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RACP: Make Good Work the Norm

RACP: make good work the norm

23 August 2017 - The Royal Australasian College of Physicians (RACP) is calling for politicians to take urgent action to make good work the norm.

RACP New Zealand President Dr Jonathan Christiansen said work is a key determinant of health and that all work should be ‘good’ work.

“Good work is, simply put, work that is good for you. Work that is free of negative health effects, and offers health improvement opportunities to the employee,” explained Dr Christiansen.

“A person’s employment status can have a significant impact on their health – as a positive and negative determinant – this creates and exacerbates health inequalities.

“Evidence shows that good work improves people’s health and wellbeing, their relationships with whanau, friends and the wider community, and reduces psychological distress,” he said.

The RACP’s recommendations include a call to recognise workplaces as valuable venues for health promotion.

Occupational medical physician Dr David Beaumont said workplaces that promote the health and wellbeing of workers are more productive.

“Good work is good for business. Workers who feel valued are more engaged and give more discretionary effort. In general, $1 spent on wellbeing produces a return on investment of $3,” said Dr Beaumont.

“Workplace programs that support employee health, including mental health, can facilitate early intervention, prevention and management of disease.

“The workplace is an ideal venue for workers to access health services or support, such as heart or diabetes checks, and resources for individual health and wellness activities, such as a gym membership or counselling,” he said.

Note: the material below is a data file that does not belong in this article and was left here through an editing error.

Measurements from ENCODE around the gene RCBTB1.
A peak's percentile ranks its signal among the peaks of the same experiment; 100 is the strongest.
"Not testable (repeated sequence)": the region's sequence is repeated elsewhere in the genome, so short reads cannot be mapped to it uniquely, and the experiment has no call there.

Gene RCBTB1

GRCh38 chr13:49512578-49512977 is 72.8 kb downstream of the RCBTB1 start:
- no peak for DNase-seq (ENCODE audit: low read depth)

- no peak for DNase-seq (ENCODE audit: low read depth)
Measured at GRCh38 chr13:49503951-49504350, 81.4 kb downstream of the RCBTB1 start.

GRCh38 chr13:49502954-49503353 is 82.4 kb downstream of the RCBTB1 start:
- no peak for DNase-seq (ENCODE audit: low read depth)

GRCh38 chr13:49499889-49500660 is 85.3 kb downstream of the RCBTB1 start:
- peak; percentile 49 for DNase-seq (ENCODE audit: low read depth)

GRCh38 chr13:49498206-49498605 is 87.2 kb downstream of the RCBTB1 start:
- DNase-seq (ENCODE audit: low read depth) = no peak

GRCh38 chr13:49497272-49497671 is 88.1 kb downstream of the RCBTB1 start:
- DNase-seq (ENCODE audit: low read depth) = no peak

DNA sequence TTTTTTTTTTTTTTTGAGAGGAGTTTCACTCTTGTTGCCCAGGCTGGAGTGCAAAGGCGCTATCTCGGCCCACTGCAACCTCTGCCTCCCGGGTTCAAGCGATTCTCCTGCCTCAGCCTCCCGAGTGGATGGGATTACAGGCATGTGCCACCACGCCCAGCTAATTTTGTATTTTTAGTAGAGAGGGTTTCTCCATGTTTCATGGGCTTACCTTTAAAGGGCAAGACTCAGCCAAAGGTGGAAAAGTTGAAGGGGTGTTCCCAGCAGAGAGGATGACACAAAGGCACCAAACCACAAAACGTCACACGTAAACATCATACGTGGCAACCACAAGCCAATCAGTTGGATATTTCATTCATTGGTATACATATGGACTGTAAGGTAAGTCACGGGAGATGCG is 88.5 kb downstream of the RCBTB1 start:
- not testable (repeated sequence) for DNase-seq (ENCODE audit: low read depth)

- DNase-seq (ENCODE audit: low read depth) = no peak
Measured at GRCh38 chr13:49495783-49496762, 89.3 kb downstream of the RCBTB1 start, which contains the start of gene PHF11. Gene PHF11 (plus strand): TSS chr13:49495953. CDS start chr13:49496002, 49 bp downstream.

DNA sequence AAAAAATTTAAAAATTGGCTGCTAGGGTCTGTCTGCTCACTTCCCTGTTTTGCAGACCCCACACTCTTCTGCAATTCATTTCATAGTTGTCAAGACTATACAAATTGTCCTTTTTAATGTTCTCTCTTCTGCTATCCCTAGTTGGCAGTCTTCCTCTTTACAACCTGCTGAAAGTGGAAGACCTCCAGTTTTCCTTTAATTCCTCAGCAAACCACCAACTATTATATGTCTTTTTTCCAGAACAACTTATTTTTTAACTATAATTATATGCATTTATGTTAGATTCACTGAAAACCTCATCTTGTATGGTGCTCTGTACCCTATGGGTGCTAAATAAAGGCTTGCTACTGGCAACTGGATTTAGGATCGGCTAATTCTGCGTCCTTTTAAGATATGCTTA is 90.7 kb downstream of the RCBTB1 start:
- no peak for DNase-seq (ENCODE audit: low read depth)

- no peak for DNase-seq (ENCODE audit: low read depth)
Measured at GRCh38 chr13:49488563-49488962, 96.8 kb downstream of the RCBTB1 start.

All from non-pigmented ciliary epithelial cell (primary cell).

The RACP is also supports the promotion of the Living Wage in New Zealand, to provide people in work with an income that meets everyday expenses. A living wage provides a way out of poverty and enables workers and their whanau to participate in society

“Over 200,000 households report that their income is ‘not enough’ to meet essential every day needs,” said Dr Christiansen.

“Paying people a living wage has physical and mental health benefits for employees and their whānau, including improved health and educational outcomes for children,” he said.

To read the RACP’s full statement visit


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About The Royal Australasian College of Physicians (RACP): The RACP trains, educates and advocates on behalf of almost 2,000 physicians and paediatricians and close to 1,000 trainees in New Zealand.

The RACP trains physicians, often referred to as specialists, in more than 33 medical specialities

Beyond the drive for medical excellence, the RACP is committed to developing health and social policies which bring vital improvements to the wellbeing of patients.

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